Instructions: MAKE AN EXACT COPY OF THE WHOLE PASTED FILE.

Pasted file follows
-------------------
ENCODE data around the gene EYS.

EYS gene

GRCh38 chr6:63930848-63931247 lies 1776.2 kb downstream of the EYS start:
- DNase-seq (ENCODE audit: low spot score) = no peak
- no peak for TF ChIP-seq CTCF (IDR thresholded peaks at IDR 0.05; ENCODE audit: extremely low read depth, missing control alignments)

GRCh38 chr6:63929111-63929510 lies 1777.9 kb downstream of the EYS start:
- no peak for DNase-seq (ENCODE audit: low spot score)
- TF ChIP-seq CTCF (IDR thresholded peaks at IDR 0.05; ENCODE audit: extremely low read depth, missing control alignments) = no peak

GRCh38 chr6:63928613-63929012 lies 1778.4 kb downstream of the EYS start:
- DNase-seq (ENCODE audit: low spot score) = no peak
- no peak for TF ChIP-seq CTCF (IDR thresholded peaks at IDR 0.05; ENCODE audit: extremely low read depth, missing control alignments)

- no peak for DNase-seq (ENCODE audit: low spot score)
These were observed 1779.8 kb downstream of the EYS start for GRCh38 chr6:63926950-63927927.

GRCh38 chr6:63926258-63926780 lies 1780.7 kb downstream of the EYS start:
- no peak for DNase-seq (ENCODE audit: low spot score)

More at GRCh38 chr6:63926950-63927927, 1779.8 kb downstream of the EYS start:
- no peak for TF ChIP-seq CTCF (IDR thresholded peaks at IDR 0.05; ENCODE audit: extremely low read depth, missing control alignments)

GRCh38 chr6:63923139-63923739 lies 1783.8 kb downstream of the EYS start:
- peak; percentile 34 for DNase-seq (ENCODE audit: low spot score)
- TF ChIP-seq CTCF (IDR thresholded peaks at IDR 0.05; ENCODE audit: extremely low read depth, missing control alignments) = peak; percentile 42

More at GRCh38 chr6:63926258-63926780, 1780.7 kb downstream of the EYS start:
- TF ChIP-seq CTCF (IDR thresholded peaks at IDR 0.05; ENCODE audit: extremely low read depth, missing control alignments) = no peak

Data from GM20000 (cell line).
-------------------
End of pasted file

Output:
ENCODE data around the gene EYS.

EYS gene

GRCh38 chr6:63930848-63931247 lies 1776.2 kb downstream of the EYS start:
- DNase-seq (ENCODE audit: low spot score) = no peak
- no peak for TF ChIP-seq CTCF (IDR thresholded peaks at IDR 0.05; ENCODE audit: extremely low read depth, missing control alignments)

GRCh38 chr6:63929111-63929510 lies 1777.9 kb downstream of the EYS start:
- no peak for DNase-seq (ENCODE audit: low spot score)
- TF ChIP-seq CTCF (IDR thresholded peaks at IDR 0.05; ENCODE audit: extremely low read depth, missing control alignments) = no peak

GRCh38 chr6:63928613-63929012 lies 1778.4 kb downstream of the EYS start:
- DNase-seq (ENCODE audit: low spot score) = no peak
- no peak for TF ChIP-seq CTCF (IDR thresholded peaks at IDR 0.05; ENCODE audit: extremely low read depth, missing control alignments)

- no peak for DNase-seq (ENCODE audit: low spot score)
These were observed 1779.8 kb downstream of the EYS start for GRCh38 chr6:63926950-63927927.

GRCh38 chr6:63926258-63926780 lies 1780.7 kb downstream of the EYS start:
- no peak for DNase-seq (ENCODE audit: low spot score)

More at GRCh38 chr6:63926950-63927927, 1779.8 kb downstream of the EYS start:
- no peak for TF ChIP-seq CTCF (IDR thresholded peaks at IDR 0.05; ENCODE audit: extremely low read depth, missing control alignments)

GRCh38 chr6:63923139-63923739 lies 1783.8 kb downstream of the EYS start:
- peak; percentile 34 for DNase-seq (ENCODE audit: low spot score)
- TF ChIP-seq CTCF (IDR thresholded peaks at IDR 0.05; ENCODE audit: extremely low read depth, missing control alignments) = peak; percentile 42

More at GRCh38 chr6:63926258-63926780, 1780.7 kb downstream of the EYS start:
- TF ChIP-seq CTCF (IDR thresholded peaks at IDR 0.05; ENCODE audit: extremely low read depth, missing control alignments) = no peak

Data from GM20000 (cell line).